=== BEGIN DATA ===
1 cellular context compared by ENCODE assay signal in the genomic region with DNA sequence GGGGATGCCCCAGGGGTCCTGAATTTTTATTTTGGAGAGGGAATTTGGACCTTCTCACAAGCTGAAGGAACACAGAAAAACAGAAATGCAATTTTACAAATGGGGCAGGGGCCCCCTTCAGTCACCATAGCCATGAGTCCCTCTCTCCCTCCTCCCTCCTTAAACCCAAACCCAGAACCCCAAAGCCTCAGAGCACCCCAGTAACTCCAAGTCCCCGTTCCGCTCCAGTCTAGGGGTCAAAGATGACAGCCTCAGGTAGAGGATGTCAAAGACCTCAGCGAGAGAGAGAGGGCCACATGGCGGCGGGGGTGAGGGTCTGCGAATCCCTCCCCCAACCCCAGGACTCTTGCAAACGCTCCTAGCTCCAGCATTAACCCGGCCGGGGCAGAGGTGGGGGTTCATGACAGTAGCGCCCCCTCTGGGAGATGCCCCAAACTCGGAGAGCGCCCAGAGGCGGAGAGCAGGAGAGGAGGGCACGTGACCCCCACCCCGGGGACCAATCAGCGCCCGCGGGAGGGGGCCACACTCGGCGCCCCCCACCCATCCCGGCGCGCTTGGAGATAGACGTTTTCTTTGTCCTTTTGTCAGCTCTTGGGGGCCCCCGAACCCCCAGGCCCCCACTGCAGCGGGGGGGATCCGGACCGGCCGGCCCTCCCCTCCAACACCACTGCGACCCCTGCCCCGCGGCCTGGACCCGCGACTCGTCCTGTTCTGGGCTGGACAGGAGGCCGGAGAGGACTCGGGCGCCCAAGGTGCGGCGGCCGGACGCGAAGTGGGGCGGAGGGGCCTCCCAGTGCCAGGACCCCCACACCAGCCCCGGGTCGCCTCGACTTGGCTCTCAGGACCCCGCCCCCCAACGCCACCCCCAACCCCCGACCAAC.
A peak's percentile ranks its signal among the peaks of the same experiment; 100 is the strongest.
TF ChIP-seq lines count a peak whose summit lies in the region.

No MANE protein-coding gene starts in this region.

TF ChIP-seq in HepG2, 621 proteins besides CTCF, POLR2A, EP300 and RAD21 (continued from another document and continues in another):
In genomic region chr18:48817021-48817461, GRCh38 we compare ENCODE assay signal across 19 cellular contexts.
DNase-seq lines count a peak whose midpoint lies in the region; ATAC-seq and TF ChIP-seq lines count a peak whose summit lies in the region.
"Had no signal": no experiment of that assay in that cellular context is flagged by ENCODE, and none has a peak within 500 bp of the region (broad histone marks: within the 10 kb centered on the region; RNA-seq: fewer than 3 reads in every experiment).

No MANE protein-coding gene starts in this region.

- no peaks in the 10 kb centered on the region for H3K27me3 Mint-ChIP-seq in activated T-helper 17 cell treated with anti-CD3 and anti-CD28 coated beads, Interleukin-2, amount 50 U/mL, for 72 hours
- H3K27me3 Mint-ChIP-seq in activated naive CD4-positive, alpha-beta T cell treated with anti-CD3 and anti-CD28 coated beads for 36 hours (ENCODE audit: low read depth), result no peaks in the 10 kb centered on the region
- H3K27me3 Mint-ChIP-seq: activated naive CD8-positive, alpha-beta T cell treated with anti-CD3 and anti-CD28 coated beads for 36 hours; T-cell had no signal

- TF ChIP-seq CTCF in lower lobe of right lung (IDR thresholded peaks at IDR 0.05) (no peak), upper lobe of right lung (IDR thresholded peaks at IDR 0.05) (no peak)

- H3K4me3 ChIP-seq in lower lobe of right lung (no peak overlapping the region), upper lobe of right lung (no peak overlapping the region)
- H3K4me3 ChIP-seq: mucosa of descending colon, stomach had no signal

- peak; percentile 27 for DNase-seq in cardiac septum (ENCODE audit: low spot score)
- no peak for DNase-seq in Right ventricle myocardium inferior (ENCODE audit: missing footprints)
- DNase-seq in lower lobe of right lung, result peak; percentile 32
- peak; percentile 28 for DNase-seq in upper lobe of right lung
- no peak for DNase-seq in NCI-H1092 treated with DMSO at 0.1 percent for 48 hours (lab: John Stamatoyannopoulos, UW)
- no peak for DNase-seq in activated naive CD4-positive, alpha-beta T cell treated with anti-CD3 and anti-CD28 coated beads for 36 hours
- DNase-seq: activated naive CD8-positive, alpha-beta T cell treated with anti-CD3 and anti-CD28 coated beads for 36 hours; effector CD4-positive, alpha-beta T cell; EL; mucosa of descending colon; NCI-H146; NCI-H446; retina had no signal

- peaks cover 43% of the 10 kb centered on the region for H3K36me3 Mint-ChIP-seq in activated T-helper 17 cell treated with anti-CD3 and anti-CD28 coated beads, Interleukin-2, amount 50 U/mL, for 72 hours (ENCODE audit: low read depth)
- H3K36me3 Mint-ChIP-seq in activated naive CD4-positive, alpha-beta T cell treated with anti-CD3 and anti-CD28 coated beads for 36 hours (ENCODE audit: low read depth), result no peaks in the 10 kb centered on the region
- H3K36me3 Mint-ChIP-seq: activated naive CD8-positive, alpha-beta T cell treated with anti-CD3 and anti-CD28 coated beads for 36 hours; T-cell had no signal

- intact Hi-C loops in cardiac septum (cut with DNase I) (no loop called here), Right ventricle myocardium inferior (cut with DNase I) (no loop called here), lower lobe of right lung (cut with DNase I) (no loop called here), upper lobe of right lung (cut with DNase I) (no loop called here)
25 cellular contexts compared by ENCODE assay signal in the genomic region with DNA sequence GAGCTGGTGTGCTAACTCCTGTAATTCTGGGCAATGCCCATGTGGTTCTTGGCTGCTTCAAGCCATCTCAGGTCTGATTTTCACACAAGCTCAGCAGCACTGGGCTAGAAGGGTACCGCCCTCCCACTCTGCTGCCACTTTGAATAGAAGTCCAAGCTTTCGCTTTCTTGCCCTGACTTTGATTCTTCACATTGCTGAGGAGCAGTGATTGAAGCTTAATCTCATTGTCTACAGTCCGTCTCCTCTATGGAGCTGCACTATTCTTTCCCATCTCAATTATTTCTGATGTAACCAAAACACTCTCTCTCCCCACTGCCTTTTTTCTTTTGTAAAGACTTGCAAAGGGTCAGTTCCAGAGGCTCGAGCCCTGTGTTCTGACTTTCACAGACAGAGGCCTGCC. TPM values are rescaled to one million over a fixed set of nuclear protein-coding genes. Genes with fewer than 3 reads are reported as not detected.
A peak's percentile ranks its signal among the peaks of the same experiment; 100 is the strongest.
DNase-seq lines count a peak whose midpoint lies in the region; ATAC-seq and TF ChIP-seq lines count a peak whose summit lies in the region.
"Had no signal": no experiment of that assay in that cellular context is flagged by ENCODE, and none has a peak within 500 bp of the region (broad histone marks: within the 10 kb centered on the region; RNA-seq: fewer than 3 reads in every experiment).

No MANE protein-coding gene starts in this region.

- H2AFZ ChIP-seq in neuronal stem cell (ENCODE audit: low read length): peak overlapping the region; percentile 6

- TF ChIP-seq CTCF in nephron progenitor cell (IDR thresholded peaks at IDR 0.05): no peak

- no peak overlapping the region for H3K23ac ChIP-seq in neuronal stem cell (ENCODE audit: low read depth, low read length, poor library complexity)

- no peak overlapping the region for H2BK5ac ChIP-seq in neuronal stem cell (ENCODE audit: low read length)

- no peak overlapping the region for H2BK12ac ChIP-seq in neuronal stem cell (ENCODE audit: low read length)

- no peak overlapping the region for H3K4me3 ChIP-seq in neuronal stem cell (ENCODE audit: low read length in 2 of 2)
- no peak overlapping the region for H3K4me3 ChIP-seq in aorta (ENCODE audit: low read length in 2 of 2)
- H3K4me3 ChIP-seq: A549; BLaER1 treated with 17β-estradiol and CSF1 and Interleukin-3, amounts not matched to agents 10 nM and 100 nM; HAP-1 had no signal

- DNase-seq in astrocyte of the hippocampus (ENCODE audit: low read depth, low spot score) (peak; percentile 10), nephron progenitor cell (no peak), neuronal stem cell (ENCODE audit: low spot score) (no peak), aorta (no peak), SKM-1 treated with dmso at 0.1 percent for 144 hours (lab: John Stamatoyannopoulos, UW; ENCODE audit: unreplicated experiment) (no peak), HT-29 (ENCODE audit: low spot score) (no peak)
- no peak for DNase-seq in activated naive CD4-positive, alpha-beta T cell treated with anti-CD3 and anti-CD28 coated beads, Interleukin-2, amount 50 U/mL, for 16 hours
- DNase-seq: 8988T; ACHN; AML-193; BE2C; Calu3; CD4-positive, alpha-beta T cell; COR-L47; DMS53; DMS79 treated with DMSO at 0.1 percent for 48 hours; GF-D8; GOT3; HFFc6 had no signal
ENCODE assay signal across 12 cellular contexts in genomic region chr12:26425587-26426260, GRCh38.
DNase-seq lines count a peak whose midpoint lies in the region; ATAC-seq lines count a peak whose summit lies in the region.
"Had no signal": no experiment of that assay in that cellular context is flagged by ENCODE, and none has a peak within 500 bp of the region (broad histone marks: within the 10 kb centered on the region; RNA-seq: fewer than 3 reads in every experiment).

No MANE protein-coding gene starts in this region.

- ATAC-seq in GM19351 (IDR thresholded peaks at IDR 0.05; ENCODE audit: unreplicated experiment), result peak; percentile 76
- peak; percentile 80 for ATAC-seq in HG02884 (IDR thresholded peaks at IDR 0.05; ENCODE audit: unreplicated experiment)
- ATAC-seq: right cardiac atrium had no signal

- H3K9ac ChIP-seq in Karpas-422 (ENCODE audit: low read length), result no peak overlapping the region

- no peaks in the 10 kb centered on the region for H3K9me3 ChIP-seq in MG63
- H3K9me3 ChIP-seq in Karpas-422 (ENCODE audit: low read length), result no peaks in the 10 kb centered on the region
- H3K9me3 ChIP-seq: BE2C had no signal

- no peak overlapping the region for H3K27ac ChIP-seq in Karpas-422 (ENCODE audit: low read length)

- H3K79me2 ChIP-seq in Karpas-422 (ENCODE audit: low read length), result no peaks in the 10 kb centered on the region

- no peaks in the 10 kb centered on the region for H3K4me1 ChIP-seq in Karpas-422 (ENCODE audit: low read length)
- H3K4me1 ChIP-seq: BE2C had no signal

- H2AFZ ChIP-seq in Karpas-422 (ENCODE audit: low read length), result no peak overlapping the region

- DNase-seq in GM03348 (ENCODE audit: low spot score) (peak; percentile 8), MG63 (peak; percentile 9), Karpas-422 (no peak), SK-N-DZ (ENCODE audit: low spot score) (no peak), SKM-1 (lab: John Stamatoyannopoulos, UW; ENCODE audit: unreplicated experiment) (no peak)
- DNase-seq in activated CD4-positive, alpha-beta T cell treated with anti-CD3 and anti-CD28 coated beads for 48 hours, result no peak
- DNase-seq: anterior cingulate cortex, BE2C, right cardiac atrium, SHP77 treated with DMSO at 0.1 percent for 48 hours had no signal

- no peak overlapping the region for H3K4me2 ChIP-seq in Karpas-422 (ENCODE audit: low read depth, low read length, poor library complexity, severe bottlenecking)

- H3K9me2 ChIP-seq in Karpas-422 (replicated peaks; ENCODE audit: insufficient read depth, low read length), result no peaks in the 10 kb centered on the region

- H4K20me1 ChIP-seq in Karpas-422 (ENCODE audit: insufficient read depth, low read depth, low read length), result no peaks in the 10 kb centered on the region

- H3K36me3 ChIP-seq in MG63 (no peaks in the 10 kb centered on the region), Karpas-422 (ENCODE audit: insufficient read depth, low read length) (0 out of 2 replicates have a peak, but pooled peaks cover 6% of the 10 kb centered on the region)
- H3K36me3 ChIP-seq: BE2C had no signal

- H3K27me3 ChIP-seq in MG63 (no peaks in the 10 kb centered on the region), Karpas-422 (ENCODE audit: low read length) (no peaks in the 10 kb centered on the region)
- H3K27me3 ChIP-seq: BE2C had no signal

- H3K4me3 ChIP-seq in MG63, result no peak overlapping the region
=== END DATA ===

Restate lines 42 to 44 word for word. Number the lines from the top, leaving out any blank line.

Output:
- DNase-seq: 8988T; ACHN; AML-193; BE2C; Calu3; CD4-positive, alpha-beta T cell; COR-L47; DMS53; DMS79 treated with DMSO at 0.1 percent for 48 hours; GF-D8; GOT3; HFFc6 had no signal
ENCODE assay signal across 12 cellular contexts in genomic region chr12:26425587-26426260, GRCh38.
DNase-seq lines count a peak whose midpoint lies in the region; ATAC-seq lines count a peak whose summit lies in the region.